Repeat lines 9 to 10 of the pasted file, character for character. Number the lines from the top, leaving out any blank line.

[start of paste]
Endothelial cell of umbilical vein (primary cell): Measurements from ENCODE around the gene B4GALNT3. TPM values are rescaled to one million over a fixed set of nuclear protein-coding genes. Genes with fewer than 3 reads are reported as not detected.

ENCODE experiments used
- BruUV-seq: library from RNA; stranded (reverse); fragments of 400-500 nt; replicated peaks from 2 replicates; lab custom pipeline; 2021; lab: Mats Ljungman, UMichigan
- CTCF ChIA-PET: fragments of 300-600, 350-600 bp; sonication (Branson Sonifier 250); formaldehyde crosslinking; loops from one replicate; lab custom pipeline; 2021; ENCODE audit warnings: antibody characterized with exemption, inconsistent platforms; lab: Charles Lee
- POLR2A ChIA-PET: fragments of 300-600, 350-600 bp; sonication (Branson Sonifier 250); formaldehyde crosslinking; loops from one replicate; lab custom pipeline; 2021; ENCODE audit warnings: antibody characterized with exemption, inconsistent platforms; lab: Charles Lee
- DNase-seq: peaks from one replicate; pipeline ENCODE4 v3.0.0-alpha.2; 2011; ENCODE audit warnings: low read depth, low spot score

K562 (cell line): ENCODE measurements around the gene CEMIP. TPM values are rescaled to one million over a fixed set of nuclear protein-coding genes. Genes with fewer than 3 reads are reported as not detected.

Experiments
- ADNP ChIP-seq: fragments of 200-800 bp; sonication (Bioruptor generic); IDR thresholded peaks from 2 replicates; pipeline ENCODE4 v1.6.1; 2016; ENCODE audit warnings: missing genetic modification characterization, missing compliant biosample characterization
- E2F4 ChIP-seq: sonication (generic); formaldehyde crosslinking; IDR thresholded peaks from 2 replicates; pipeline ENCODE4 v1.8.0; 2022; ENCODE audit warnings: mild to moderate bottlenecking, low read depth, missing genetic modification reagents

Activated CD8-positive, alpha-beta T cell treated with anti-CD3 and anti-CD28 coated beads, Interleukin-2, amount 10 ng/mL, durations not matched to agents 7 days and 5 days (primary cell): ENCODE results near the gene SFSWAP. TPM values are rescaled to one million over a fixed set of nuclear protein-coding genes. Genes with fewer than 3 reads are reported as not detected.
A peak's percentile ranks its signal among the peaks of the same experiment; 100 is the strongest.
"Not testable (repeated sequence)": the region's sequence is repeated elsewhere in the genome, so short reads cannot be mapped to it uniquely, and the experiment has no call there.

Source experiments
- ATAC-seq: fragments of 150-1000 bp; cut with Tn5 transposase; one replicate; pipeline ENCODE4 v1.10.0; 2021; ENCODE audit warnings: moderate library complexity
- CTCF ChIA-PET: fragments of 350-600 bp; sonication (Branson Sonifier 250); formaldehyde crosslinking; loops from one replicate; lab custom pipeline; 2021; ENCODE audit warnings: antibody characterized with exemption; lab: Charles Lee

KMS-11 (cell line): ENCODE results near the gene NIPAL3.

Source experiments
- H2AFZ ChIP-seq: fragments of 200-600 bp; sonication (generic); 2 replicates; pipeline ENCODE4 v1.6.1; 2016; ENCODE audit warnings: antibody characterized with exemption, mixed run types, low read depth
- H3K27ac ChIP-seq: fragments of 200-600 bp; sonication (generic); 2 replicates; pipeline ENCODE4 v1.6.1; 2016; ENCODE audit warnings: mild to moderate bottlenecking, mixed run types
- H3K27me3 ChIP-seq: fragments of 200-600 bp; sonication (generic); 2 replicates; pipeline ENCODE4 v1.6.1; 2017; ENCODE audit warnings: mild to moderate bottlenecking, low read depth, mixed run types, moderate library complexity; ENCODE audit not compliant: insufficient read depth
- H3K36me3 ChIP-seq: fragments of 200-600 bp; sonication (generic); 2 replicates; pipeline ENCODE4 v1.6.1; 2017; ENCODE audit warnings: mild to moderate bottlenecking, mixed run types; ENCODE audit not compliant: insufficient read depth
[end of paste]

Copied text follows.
- ADNP ChIP-seq: fragments of 200-800 bp; sonication (Bioruptor generic); IDR thresholded peaks from 2 replicates; pipeline ENCODE4 v1.6.1; 2016; ENCODE audit warnings: missing genetic modification characterization, missing compliant biosample characterization
- E2F4 ChIP-seq: sonication (generic); formaldehyde crosslinking; IDR thresholded peaks from 2 replicates; pipeline ENCODE4 v1.8.0; 2022; ENCODE audit warnings: mild to moderate bottlenecking, low read depth, missing genetic modification reagents